Redemptions mean there is significant capacity in the Asian hedge fund market...
but Asian investors are not likely to return just yet, finds Angele Spiteri Paris.
Hedge funds have had a tough time everywhere in the world and those in Asia are no exception. While the hedge fund industry in most Western regions seems to be recovering, the Asian hedge funds sector is still feeling some of the pain.
Recent data from Hedge Fund Research (HFR), a data provider, shows that following two consecutive quarters of capital inflows, the Asian hedge fund industry registered net redemptions of approximately US$700m (€551.2m) in the first quarter of 2010, reflecting continued concerns about strategic and regulatory risks.
But it was not all bad news. The withdrawals were offset by a performance-based increase of $1.5bn, and this resulted in total assets invested in Asia-focused hedge funds to reach just over $77bn. This represented an increase in assets when compared to the $72.3bn held by these funds at the end of 2009, but the figure is still way off the 2007 peak of $111.3bn.
HFR says that although the redemptions were relatively modest, they signified a divergence from recent trends in the overall hedge fund industry, which experienced an inflow of $13bn.
Singapore-based wealth manager and consultant GFIA says in a report on Asian hedge funds: “Many investors into Asian hedge funds were relatively inexperienced, in the context of Asian hedge fund investing, and therefore redeemed rapidly as they derisked generally. This group is generally not returning to the markets yet.”
As a result of the redemptions, there is significant capacity available in the Asian hedge fund market. GFIA says: “Until recently, the capacity picture of Asia resembled that of the rest of the world, with popular managers soft closing within twelve months. A good track record virtually ensures a close within 36 months. With falling assets has come a general willingness to open to fresh capital. Just under 7% of Asian funds currently report more than $500m of assets, and GFIA’s experience is that almost all Asian funds are currently accepting capital.”In a study of Asian hedge fund launches, GFIA found that although the number of new funds is growing slowly and actual launches are getting smaller, the industry is still progressing at a healthy rate.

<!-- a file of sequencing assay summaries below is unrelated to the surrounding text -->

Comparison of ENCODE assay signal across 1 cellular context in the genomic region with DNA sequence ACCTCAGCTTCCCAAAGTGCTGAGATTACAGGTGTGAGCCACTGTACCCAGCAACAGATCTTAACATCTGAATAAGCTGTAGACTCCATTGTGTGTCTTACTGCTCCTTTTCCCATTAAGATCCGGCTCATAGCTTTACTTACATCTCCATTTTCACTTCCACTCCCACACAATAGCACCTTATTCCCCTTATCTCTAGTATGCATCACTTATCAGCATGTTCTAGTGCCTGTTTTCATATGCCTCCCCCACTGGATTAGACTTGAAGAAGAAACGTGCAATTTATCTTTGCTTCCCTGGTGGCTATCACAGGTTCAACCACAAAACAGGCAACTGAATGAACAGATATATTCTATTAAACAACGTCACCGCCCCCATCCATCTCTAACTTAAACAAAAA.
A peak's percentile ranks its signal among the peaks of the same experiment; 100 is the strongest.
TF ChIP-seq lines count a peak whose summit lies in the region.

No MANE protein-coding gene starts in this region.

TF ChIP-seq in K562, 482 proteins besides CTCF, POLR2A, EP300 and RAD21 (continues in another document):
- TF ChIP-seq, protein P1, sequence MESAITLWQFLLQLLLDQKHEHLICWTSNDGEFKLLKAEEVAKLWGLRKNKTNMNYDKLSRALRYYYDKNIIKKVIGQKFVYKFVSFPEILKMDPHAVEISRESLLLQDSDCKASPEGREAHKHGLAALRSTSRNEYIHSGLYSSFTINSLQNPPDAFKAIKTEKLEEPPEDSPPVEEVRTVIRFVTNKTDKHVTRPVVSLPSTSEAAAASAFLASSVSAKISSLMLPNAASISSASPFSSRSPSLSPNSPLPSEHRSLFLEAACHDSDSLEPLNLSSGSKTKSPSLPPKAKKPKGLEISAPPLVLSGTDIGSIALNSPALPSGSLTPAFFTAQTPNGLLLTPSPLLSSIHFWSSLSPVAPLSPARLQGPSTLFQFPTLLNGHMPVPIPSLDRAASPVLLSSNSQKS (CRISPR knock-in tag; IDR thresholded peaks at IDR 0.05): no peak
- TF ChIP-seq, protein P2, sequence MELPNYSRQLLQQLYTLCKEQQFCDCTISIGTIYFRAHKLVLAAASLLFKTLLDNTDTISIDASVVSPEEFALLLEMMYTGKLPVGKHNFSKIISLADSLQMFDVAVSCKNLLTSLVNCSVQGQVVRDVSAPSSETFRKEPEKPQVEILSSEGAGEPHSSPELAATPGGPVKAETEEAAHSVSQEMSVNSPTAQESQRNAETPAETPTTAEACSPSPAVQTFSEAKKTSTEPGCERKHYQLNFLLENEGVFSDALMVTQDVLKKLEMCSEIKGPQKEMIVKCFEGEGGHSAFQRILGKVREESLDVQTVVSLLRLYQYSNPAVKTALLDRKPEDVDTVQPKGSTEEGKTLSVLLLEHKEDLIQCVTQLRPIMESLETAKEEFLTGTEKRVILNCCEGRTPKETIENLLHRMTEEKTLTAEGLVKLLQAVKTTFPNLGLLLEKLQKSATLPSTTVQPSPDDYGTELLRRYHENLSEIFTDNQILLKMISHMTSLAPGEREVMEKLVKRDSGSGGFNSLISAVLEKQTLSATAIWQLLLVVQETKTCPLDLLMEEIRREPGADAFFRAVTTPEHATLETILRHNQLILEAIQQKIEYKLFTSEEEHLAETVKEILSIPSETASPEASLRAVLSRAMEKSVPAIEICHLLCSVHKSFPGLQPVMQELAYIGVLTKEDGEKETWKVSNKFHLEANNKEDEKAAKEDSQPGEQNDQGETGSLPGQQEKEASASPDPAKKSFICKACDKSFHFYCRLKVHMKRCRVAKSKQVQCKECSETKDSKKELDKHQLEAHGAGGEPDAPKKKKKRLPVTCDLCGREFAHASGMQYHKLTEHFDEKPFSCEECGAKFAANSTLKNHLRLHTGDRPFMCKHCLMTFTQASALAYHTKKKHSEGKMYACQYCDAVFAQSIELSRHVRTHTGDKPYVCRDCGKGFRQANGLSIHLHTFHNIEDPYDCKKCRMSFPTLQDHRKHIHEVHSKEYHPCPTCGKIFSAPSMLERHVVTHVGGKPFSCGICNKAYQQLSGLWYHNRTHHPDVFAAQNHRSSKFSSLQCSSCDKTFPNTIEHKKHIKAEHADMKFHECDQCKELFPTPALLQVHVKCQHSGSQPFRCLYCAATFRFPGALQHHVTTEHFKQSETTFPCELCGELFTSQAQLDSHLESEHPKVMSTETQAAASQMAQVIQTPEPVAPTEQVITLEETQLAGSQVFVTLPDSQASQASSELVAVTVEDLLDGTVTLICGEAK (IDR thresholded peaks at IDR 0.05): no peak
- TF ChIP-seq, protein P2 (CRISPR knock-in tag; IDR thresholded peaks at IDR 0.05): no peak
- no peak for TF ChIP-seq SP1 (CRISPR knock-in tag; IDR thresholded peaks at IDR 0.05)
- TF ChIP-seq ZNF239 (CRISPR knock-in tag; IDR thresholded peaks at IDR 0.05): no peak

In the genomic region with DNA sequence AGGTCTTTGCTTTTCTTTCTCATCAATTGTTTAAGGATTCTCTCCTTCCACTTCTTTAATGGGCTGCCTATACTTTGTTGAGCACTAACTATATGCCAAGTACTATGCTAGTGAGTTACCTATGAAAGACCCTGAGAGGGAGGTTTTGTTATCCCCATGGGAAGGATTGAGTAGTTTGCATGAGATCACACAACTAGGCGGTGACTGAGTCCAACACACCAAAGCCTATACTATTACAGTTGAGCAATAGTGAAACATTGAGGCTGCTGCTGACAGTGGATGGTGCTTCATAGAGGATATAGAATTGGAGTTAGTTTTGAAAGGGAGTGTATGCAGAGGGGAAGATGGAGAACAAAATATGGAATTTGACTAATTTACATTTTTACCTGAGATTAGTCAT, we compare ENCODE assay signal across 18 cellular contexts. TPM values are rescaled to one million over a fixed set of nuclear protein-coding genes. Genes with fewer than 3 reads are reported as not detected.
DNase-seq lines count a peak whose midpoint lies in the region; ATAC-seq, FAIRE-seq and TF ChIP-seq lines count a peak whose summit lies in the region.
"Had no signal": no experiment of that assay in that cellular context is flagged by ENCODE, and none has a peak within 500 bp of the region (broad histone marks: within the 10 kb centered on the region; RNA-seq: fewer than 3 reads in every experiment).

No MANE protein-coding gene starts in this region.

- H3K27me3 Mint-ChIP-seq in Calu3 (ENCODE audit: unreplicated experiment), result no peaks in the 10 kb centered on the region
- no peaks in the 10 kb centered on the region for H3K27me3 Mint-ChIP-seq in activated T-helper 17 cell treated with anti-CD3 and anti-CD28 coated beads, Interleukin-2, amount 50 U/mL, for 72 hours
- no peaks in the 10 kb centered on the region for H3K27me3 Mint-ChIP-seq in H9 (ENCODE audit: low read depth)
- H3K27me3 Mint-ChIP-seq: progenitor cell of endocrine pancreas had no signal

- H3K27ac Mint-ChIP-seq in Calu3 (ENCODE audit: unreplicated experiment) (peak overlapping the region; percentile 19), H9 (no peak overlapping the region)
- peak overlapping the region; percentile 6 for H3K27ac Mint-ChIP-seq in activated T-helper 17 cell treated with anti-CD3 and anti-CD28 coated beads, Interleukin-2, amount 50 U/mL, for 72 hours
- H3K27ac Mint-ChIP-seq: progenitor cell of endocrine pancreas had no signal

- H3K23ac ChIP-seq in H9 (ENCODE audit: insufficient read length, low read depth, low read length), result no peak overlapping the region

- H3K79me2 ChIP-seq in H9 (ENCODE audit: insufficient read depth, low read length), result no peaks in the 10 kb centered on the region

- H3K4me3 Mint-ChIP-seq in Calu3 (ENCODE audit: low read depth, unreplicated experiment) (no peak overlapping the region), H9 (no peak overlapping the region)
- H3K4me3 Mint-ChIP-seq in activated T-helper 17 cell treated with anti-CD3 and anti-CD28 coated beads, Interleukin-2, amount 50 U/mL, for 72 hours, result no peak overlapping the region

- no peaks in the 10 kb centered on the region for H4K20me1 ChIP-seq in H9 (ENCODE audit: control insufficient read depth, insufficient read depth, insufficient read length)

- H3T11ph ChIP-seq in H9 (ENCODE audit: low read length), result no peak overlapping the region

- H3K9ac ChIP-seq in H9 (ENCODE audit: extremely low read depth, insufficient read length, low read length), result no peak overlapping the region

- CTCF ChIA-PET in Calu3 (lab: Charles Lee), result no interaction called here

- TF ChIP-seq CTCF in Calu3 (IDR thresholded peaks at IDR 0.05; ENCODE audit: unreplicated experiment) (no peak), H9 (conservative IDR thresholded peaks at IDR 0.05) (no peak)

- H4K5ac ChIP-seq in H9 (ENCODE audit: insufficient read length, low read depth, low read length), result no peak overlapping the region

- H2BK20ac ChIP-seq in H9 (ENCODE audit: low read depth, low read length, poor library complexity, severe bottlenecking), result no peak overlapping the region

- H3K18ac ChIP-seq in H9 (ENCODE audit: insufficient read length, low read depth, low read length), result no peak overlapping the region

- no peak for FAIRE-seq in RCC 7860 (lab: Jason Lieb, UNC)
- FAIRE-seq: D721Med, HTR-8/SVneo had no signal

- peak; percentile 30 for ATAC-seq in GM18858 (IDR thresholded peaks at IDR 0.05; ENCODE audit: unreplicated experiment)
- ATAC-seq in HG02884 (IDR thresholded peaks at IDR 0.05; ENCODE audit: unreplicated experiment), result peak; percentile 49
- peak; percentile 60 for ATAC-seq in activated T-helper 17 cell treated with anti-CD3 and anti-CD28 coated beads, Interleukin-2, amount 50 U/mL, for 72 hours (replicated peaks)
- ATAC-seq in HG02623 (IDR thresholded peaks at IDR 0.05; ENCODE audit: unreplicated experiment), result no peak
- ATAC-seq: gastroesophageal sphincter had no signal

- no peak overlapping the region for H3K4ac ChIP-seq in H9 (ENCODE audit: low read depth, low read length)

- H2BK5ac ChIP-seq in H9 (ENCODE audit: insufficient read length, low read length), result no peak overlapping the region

Peter Douglas, principal of GFIA, comments: “The key issue for the majority of hedge funds in Asia is the current difficulty in raising assets. There’s no shortage of great managers and underexploited opportunities – the constraint is finding allocators with the experience, mandate, or confidence to allocate to skill-based managers in Asia.”
The firm found that it is increasingly difficult for new and smaller funds to raise assets. As of end-March 2010, 70% of the funds launched in 2008 and 2009 are still $50m or less. Also, managers are launching smaller funds. According to GFIA, the average fund launch size in 2009 decreased to $40m at launch, half the figure for 2007.
There were 94 new launches in 2009, continuing a slowing of the historic growth rate of 25%-30% per annum over the early years of the industry. Long/short equity funds accounted for 45% of new launches. This is signiﬁcantly lower than the existing 60% proportion of long/short funds in the universe. GFIA says this either suggests that the Asian industry is moving away from long/short equity as it matures or that investors were clearly disappointed with equity as an asset class last year, leading to fewer long/short equity fund launches.
But the outlook is not all doom and gloom for Asian hedge funds. HFR found that Asian hedge funds continued to outperform equity benchmarks; the HFRX Japan Index gained 7.6% in the first quarter of the year, while the HFRX China Index was down -0.75%. This was the first quarter since the financial crisis in which developed Asian hedge funds outperformed emerging Asian funds, says the data provider.
According to GFIA: “The Asian capital markets are increasingly creating opportunities for event-driven managers. Asian macro, long a graveyard of early visionaries, has gained traction recently. At least two net short equity funds were established in 2006, with reported performances of 26.75% and 38.26% for 2008. One of them did not survive the vigorous rally in 2009 and was liquidated. The other reported a performance of -19.08% for the year.”
But clouds still darken the Chinese hedge fund market.
Earlier this year GFIA announced it had stopped direct coverage of most hedge funds based in mainland China, as a result of their lack of transparency.
Having researched Chinese hedge funds since 2004, the consultant redeemed the majority of its discretionary holdings of mainland-run managers. In a report, GFIA said the mainland-based managers it was referring to have “a lack of fundamental transparency and openness”.
Despite finding some good and operationally sound managers, GFIA says it failed more Chinese managers at the due-diligence level than any other sub-group in its global universe.
Current Chinese law regulates Chinese mutual funds but bypasses any onshore hedge funds. This may well change as the mutual fund law review workgroup, set up by the China Securities Regulatory Commission, has reportedly reached an agreement to include privately raised funds as regulated mutual funds in the revised legislation.
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